Critical Transitions in Nature and Society:

Critical Transitions in Nature and Society:

by Marten Scheffer
     
 

"This is an important book. Critical transitions and resilience are powerful explanatory tools in ecology today, and it is significant that Scheffer, the leading expert in the applications of critical transitions in ecology, has written a monograph in this area. Scheffer is an excellent writer, and a very good expositor of theoretical concepts in ecology. The ideas

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Overview

"This is an important book. Critical transitions and resilience are powerful explanatory tools in ecology today, and it is significant that Scheffer, the leading expert in the applications of critical transitions in ecology, has written a monograph in this area. Scheffer is an excellent writer, and a very good expositor of theoretical concepts in ecology. The ideas in this book should be part of every educated person's mental framework."—Donald L. DeAngelis, University of Miami

"This is a timely book that will have considerable impact on multiple disciplines, including ecology, the social sciences, and economics. It focuses on the theory, examples, and implications of complex systems, particularly critical transitions resulting from positive feedbacks. Scheffer has always been a master at presenting complex issues in a simple way, and this book is no exception. This is a rare gem."—Jon Norberg, Stockholm University

Product Details

ISBN-13:
9780691122045
Publisher:
Princeton University Press
Publication date:
07/06/2009
Series:
Princeton Studies in Complexity Series
Edition description:
New Edition
Pages:
400
Product dimensions:
5.50(w) x 8.40(h) x 0.90(d)

Table of Contents

Acknowledgments xiii

Chapter 1 Introduction 1

1.1 Coral Reef Collapse 2

1.2 The Birth of the Sahara Desert 3

1.3 Shifts in Societies 5

1.4 Content of this Book 6

Part I Theory of Critical Transitions

Chapter 2 Alternative Stable States 11

2.1 The Basics 13

2.2 Some Mechanisms 25

2.3 Synthesis 36

Chapter 3 Cycles and Chaos 37

3.1 The Limit Cycle 37

3.2 Complex Dynamics 42

3.3 Basin Boundary Collision 50

3.4 Synthesis 54

Chapter 4 Emergent Patterns in Complex Systems 55

4.1 Spatial Patterns 56

4.2 Stability of Complex Interacting Networks 65

4.3 The Adaptive Cycle Theory 75

4.4 Synthesis 79

Chapter 5 Implications of Fluctuations, Heterogeneity, and Diversity 81

5.1 Permanent Change 82

5.2 Spatial Heterogeneity and Modularity 85

5.3 Diversity of Players 90

5.4 Synthesis 95

Chapter 6 Conclusion: From Theoretical Concepts to Reality 96

6.1 Alternative Stable States 96

6.2 Basins of Attraction 98

6.3 Resilience 101

6.4 Adaptive Capacity 103

6.5 Critical Transitions 104

6.6 Synthesis 104

Part II Case Studies

Chapter 7 Lakes 109

7.1 Transparency of Shallow Lakes 110

7.2 Dynamics 125

7.3 Other Alternative Stable States 131

7.4 Synthesis 138

Chapter 8 Climate 139

8.1 Deep Time Climate Shifts 141

8.2 Glaciation Cycles 149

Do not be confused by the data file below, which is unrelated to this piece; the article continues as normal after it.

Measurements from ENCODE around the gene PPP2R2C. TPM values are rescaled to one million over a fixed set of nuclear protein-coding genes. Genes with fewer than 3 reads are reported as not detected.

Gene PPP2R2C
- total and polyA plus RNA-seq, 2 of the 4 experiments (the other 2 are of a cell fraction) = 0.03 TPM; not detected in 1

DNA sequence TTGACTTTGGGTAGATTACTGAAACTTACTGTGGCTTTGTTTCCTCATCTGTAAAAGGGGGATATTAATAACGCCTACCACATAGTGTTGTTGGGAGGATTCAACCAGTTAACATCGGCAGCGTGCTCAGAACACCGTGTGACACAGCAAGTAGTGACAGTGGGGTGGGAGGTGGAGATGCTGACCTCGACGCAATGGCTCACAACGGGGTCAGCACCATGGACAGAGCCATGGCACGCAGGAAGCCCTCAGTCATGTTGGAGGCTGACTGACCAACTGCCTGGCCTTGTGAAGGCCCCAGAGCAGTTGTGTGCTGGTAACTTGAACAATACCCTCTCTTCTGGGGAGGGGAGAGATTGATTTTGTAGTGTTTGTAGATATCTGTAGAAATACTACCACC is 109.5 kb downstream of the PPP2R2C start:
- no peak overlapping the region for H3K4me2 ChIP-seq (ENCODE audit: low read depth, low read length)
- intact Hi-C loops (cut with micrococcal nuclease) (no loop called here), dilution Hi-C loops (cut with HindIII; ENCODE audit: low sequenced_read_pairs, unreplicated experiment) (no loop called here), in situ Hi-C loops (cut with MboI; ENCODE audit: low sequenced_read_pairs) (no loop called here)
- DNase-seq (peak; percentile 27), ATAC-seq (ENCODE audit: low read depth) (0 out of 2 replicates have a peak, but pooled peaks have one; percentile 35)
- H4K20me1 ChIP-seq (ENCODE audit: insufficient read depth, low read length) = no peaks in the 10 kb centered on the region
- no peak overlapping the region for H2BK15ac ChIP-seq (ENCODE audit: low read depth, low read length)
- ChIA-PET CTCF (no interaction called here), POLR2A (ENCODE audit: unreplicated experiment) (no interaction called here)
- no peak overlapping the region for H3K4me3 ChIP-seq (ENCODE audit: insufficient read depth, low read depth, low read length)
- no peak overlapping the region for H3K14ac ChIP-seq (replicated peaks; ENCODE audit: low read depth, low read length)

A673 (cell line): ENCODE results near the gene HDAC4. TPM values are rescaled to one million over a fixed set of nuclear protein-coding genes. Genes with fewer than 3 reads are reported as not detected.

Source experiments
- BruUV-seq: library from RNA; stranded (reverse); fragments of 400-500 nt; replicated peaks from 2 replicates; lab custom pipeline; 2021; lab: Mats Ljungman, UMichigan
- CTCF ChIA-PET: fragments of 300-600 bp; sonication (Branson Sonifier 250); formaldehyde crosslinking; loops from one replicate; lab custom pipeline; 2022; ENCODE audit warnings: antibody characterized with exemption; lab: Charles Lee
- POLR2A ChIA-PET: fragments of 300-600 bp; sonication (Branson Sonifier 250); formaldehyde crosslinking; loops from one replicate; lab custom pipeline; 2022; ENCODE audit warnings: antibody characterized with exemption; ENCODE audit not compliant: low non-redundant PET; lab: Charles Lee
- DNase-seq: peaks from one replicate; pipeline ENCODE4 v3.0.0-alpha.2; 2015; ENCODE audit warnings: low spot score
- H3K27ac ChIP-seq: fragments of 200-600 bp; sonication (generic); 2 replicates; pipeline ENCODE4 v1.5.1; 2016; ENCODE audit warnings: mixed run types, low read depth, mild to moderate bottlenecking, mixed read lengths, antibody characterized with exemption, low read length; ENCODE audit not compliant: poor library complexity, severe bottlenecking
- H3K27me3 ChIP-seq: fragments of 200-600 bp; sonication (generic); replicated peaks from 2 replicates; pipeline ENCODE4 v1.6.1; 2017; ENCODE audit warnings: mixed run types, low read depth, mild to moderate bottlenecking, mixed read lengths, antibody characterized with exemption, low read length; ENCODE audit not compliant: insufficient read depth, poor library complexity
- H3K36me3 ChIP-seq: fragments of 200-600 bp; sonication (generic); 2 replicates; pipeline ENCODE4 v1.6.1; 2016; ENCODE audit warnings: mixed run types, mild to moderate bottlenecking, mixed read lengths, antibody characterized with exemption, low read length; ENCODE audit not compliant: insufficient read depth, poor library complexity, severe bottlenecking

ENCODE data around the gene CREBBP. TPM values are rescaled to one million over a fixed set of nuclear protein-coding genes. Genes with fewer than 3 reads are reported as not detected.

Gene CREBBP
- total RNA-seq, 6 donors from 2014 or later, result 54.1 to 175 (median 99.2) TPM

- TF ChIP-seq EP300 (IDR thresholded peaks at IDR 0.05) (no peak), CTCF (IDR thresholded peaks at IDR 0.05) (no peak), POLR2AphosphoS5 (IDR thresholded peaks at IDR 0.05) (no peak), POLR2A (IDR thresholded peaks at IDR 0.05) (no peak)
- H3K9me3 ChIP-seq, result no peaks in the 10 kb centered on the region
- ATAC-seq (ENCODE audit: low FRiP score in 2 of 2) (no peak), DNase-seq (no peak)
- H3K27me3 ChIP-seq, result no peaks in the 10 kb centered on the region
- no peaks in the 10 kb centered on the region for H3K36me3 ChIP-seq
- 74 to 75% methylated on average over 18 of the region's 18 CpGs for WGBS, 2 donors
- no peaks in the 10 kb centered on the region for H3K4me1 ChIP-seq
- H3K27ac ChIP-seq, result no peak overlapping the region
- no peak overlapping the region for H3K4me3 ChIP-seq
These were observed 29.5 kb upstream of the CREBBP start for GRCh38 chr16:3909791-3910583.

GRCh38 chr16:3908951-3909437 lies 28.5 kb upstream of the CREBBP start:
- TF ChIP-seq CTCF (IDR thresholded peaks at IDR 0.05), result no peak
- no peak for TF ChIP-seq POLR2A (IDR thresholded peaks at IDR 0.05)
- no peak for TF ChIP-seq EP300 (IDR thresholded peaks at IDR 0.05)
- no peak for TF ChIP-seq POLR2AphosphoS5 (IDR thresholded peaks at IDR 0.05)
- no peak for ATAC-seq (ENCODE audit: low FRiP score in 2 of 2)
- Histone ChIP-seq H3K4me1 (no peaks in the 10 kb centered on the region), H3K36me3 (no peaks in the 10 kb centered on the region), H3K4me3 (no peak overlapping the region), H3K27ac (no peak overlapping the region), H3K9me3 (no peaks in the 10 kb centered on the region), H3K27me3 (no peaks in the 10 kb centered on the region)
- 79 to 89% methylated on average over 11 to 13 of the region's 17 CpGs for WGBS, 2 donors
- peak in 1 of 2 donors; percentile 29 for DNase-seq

8.3 Abrupt Climate Change on Shorter Timescales 157

8.4 Synthesis 164

Chapter 9 Evolution 166

9.1 Introduction 166

9.2 Early Animal Evolution and the Cambrian Explosion 168

9.3 The End-Permian Extinction 172

9.4 The Angiosperm Radiation 174

9.5 From Dinosaurs to Mammals 176

9.6 Global Warming and the Birth of Primates, Deer, and Horses 177

9.7 In Search of the Big Picture178

9.8 Synthesis 184

Chapter 10 Oceans 186

10.1 Open Ocean Regime Shifts 187

10.2 Coastal Ecosystems 201

10.3 Synthesis 213

Chapter 11 Terrestrial Ecosystems 216

11.1 Vegetation-Climate Shifts in Dry Regions 216

11.2 Small-Scale Transitions in Semiarid Vegetation 221

11.3 Boreal Forests and Tundra 226

11.4 The Rise and Fall of Raised Bogs 230

11.5 Species Extinction in Fragmented Landscapes 234

11.6 Epidemics as Critical Transitions 237

11.7 Synthesis 239

Chapter 12 Humans 240

12.1 Shifting Cells 242

12.2 Shifting Minds 243

12.3 Behavioral Lock-In 244

12.4 Inertia and Shifts in Group Attitudes 246

12.5 Societies in Crisis 250

12.6 Synthesis 257

Chapter 13 Conclusion: Critical Transitions In a Complex World 259

Part III Dealing with Critical Transitions

Chapter 14 How to Know if Alternative Basins of Attraction Exist 265

14.1 Hints from Field Data 265

14.2 Experimental Evidence 270

14.3 Mechanistic Insight 273

14.4 Synthesis 280

Chapter 15 How to Know If a Threshold Is Near 282

15.1 The Theory: Signs of Upcoming Transitions 283

15.2 Precursors of Transitions in Real Systems 290

15.3 Reliability of the Signals 293

15.4 Synthesis 294

Chapter 16 The Winding Road from Science to Policy 296

16.1 Exploiting Nature in the Smartest Way 297

16.2 Barriers to Good Solutions 303

16.3 Synthesis 309

Chapter 17 New Approaches to Managing Change 311

17.1 Promoting Good Transitions 312

17.2 Preventing Bad Transitions 320

17.3 Synthesis 324

Chapter 18 Prospects 326

18.1 The Delicate Issue of the Burden of Proof 326

18.2 Toward a Practical Science of Critical Transitions 327

Appendix 329

A.1 Logistic Growth 329

A.2 Allee Effect 332

A.3 Overexploitation 332

A.4 Competition between Two Species 334

A.5 Multispecies Competition 338

A.6 Predator-Prey Cycles 339

A.7 The Hopf Bifurcation 341

A.8 Stabilization by Spatial Heterogeneity 341

A.9 Basin Boundary Collision 344

A.10 Periodic Forcing 344

A.11 Self-Organized Patterns 345

A.12 Alternative Stable States in Shallow Lakes 347

A.13 Floating Plants 348

A.14 Contingency in Behavior 350

Glossary 353

Notes 359

Index 379

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